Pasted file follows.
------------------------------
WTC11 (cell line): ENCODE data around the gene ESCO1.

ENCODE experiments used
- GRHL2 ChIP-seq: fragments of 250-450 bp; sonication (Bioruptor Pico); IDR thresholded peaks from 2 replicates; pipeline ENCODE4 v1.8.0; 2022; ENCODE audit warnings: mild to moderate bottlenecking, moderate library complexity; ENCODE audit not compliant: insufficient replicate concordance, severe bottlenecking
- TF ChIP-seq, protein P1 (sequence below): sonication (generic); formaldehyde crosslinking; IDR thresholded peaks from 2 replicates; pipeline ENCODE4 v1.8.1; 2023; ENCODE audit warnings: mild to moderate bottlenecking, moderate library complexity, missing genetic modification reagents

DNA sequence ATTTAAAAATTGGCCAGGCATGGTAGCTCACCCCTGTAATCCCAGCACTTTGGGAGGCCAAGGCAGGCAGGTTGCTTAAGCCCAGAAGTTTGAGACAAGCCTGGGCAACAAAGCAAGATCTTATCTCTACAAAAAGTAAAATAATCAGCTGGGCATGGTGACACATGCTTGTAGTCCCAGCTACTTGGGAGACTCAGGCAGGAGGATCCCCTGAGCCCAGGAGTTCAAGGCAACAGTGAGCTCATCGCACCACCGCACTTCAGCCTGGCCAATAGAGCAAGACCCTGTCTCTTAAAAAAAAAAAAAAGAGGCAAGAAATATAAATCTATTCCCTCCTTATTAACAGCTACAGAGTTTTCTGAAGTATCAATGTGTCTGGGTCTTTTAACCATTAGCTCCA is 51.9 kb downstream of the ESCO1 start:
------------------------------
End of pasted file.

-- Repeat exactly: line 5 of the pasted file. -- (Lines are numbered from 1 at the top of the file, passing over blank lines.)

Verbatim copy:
DNA sequence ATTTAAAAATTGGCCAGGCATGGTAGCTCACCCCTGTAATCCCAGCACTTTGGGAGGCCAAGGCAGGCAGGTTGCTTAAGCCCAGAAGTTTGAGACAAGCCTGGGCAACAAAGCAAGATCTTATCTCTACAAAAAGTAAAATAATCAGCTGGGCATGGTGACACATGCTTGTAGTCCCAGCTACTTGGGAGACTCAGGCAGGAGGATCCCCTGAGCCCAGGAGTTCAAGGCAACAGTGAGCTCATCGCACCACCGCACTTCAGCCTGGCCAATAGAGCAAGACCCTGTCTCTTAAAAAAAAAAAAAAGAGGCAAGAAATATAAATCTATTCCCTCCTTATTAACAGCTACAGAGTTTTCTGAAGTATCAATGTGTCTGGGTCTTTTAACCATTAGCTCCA is 51.9 kb downstream of the ESCO1 start: